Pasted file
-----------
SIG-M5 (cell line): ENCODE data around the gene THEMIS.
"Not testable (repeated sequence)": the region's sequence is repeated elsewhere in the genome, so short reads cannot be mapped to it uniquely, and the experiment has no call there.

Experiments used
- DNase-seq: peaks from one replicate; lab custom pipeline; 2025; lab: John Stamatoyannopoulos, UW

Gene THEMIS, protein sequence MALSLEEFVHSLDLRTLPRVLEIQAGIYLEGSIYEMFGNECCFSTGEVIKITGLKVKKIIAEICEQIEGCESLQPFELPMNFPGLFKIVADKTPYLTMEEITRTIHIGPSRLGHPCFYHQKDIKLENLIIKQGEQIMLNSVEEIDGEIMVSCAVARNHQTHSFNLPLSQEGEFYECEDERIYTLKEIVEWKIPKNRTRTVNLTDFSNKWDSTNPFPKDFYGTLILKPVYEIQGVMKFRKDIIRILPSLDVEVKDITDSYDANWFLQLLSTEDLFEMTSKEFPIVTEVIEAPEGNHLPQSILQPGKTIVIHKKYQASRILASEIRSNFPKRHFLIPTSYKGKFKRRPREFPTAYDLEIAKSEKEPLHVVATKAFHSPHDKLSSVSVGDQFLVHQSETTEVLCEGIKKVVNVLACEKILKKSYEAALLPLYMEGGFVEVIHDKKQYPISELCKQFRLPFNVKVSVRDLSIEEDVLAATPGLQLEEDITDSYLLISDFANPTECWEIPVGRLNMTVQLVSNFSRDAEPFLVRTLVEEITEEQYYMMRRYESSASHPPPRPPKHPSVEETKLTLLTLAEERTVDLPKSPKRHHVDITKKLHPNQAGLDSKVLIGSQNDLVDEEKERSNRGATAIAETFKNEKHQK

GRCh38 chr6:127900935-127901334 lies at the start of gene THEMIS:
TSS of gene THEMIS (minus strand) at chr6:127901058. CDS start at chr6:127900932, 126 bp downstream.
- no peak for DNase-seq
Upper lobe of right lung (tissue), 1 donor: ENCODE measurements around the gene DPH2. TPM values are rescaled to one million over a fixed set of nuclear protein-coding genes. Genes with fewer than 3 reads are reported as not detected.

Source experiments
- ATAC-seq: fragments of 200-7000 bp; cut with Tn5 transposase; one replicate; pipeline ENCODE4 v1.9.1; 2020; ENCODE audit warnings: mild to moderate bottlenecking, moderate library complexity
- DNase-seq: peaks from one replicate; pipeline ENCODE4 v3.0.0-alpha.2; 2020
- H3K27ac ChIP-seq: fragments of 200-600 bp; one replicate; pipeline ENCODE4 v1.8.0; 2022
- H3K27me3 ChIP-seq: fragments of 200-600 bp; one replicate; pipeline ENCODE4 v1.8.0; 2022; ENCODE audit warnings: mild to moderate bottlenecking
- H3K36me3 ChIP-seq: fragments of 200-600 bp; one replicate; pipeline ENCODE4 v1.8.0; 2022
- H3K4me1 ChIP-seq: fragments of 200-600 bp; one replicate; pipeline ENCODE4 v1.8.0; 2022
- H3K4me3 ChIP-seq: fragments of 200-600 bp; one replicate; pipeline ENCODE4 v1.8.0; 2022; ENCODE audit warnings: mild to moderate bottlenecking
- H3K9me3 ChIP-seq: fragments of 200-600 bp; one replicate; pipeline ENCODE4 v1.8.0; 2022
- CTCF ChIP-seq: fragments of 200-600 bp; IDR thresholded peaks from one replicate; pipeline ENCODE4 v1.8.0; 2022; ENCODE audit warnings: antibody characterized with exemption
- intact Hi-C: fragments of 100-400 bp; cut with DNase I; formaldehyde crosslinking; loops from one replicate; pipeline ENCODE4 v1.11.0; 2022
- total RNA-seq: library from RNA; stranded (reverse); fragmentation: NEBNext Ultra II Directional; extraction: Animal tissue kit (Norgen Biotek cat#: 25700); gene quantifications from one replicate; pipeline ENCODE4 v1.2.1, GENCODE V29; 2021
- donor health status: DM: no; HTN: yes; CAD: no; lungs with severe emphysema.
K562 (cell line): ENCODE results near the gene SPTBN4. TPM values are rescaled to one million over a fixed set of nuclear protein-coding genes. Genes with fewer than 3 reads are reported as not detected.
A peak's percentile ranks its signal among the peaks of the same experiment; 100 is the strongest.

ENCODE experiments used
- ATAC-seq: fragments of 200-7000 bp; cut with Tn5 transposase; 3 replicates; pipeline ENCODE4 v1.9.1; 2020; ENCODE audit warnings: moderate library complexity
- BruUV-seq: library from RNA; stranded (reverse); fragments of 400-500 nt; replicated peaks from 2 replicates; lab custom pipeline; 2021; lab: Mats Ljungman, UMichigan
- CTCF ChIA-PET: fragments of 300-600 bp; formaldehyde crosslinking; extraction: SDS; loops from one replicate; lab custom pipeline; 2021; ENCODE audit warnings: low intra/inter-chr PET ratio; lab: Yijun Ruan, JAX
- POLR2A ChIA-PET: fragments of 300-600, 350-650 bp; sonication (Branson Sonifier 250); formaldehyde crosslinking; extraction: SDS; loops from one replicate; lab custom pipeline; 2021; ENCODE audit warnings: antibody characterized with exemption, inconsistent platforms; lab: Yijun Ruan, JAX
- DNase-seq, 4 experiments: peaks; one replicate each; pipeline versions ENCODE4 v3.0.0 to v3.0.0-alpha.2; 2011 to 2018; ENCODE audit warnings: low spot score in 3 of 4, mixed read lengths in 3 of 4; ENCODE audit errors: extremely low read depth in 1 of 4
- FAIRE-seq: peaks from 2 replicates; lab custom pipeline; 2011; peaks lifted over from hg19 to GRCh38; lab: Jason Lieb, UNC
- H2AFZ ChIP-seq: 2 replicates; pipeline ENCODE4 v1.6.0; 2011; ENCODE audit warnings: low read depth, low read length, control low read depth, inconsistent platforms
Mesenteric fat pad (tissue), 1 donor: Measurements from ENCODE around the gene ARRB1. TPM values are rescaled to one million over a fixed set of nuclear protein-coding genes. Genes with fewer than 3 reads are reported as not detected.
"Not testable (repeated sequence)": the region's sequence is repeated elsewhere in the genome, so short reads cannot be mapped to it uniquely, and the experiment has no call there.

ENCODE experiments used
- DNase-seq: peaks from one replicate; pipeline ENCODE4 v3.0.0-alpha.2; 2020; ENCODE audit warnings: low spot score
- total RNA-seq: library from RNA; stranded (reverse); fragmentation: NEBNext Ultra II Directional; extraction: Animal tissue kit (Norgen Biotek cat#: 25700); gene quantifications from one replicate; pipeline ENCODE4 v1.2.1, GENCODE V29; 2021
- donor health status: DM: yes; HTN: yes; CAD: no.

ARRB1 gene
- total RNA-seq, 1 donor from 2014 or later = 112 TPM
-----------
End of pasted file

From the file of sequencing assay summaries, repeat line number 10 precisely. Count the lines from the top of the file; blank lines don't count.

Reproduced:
Source experiments